3. I get six to eight hours of sleep every night.
1. I continue to seek out new opportunities to expand my knowledge and skill set.
2. I strive to keep a healthy balance between work/school and the rest of my life.
3. I gain personal satisfaction from paid work and volunteer opportunities.
1. My spending and saving habits reflect my personal values.
2. I balance present-day spending with saving for the future and “a rainy day.”
3. I share my financial beliefs with the people I’m closest to.
1. I have close and trusting relationships with at least a few people.
2. I set healthy personal boundaries for myself, and recognize and honor other people’s personal boundaries.
3. I have a sense of belonging to a group or organization, and I don’t feel isolated.
Add up your scores for each dimension, and then take a good look at the numbers. Which areas did you score highest and lowest in? Where would you like to see your scores change for the better?
Pick the segments you would like to focus on in 2021. When setting your goals, try using the SMART method: Make them specific, measurable, attainable, realistic, and time-bounded.
For example, if you want to increase the time you spend exercising, set a goal to walk at a brisk pace for 30 minutes every weekday for the next 90 days. Strengthen your intellectual and social muscles by committing to reading one new book every month as part of a virtual book club.
As you set your own goals, keep in mind that the team at Obermeyer Wood is also always on hand to help you achieve them. Here are some recent examples: In 2020, we launched a series of monthly virtual workshops and other events – a series of web-based gatherings designed to educate and entertain our clients and friends on art, politics, wellness, finance, and other topics. Sign up for January’s session with cybersecurity expert John Sileo, then take time to watch recordings of some previous ones on the Insights section of our blog.
And when it comes to improving your financial wellbeing, our team members are always available for calls and virtual meetings to discuss overall financial or estate planning, generational wealth transfer, and preparing for tax season in conjunction with your other trusted professionals.
Here’s to a healthier, happier, and more prosperous you this New Year.
A Note From Wally
I have never been more proud of our team—which has a mission to deliver great service and long-term economic value to our clients. To this end, we are pleased to announce that Ali Phillips has been promoted to Executive Vice President of our firm. Ali works tirelessly and her leadership, largely by example, inspires us all. Please join me in appreciating her.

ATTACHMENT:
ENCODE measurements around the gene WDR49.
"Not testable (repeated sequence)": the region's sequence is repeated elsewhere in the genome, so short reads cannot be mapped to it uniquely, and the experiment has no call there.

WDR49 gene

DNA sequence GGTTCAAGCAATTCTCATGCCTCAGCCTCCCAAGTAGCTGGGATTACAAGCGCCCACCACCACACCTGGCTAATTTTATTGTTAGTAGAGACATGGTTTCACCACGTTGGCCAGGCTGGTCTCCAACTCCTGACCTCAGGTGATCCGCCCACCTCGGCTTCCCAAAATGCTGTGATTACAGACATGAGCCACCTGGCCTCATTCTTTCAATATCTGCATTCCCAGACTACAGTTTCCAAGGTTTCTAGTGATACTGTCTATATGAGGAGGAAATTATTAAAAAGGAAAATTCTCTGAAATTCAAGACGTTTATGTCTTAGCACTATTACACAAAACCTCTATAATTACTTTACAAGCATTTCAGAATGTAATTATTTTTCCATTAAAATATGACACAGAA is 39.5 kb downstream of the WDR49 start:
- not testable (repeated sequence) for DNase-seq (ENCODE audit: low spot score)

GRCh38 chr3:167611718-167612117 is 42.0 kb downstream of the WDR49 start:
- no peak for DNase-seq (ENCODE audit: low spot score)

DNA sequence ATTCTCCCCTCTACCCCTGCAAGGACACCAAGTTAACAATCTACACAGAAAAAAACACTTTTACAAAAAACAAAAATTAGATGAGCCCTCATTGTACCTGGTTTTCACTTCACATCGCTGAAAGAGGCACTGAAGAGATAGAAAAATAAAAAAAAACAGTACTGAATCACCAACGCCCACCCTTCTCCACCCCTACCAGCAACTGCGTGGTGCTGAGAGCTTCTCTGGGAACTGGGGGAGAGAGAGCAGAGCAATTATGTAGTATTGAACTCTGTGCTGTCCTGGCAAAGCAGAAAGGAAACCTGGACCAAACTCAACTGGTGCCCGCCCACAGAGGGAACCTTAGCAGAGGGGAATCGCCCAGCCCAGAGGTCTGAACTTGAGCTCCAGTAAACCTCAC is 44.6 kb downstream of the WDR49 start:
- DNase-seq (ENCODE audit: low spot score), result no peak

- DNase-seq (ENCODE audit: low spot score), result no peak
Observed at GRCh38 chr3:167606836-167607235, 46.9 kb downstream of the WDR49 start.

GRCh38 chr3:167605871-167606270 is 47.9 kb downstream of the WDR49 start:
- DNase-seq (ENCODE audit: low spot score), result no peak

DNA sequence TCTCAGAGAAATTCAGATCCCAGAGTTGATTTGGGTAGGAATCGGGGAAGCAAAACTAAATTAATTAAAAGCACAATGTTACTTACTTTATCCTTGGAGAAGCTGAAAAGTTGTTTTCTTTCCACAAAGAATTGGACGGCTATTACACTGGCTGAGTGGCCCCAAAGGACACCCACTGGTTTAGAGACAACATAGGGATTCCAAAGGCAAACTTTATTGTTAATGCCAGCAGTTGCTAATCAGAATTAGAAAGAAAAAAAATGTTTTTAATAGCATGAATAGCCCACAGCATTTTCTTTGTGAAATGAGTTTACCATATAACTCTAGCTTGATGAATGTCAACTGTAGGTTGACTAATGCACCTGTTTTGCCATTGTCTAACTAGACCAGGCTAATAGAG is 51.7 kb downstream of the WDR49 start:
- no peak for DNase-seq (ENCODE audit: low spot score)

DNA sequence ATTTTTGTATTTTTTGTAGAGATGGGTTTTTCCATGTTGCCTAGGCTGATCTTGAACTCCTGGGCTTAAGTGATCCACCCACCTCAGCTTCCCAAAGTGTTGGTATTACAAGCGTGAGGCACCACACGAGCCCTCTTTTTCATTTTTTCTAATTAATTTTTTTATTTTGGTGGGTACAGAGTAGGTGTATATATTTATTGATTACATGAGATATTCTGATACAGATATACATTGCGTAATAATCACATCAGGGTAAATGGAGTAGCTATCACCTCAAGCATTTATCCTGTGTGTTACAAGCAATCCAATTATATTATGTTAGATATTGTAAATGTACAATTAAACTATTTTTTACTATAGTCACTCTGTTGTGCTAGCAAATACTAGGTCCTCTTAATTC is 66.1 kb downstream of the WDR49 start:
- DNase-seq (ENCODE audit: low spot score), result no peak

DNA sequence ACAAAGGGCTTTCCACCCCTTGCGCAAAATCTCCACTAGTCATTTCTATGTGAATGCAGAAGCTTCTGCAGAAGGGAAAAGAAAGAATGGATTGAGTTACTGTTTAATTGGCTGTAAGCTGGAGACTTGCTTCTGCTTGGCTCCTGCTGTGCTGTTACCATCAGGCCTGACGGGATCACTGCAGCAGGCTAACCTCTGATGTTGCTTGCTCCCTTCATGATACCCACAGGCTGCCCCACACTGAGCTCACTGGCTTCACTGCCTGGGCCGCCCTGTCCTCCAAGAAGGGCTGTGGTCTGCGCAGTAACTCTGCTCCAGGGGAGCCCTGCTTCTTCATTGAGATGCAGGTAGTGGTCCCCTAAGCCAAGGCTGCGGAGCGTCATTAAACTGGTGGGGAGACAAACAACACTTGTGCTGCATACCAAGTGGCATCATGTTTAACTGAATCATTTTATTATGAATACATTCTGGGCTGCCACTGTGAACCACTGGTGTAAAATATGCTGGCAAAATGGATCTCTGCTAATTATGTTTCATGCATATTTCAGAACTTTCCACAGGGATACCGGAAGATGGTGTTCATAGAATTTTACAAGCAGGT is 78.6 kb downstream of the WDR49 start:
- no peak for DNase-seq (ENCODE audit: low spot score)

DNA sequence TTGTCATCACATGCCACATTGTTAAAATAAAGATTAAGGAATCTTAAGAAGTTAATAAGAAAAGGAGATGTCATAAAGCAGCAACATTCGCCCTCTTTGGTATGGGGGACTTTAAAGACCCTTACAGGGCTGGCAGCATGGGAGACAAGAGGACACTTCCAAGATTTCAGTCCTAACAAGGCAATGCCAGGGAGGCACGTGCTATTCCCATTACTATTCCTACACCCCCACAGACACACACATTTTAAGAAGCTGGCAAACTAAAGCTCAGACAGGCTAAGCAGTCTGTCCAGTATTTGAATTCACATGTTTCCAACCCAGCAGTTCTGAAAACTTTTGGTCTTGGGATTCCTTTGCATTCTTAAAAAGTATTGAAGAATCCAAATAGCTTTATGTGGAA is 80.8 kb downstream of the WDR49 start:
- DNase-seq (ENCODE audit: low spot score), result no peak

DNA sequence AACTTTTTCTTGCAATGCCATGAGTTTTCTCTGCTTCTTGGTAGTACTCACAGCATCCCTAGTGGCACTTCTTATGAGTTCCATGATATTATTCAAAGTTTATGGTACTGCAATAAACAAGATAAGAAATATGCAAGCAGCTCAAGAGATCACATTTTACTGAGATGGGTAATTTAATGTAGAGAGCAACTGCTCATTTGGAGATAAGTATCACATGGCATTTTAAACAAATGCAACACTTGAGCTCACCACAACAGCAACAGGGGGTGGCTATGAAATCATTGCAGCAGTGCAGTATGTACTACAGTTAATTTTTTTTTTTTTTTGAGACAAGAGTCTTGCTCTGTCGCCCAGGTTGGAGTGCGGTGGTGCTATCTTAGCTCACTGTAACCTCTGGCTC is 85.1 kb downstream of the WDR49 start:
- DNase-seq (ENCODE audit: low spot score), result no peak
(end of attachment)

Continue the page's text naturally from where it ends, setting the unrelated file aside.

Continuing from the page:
With nearly $2 billion of assets under management, we are aware of the great responsibility we have to the families, institutions, and individual clients whose lives we affect through our work and counsel. We are in a people business, which is perpetually motivating.
While 2020 has been a tough year with the pandemic and severe economic disruptions for some, we remain humble and thankful for our families, our clients, and for the wisdom that comes from hard work, change, and experience. In 2020, we aimed to add value to every relationship – from investment performance to estate-planning conversations to being your financial sounding board. We also aimed to add to our team by making new hires and expanding responsibilities. With our increased capacity, we look forward to being able to help even more. If you know of anyone who may benefit from the services we offer, please let them know that we would be happy to schedule a time to talk about their needs and goals.
We promise to remain focused on continued great stewardship going forward. Thank you for your continued trust.
Serving as your financial quarterback means that we keep an eye on your entire financial situation, not just your investments. In that capacity, we want to remind you that tax season is right around the corner. As you begin to gather tax-related information and critical documents, please keep in mind the following:
- Realized gains and losses and summaries of interest and dividend income are on Form(s) 1099. The custodian of your account(s) will send you these forms directly.
- These documents are usually issued in the first week or two of February. However, amended Form(s) 1099 can be issued at any time, meaning that you might want to delay filing your taxes until closer to the tax deadline.
- We can provide income estimates and capital gain and loss updates during the year to help you calculate quarterly estimates.
One of the core services that we offer to you is working directly with your other trusted advisors to make sure your financial house is in order. Please reach out to our team if you would like us to coordinate directly with your tax professional on the reports and documents mentioned above.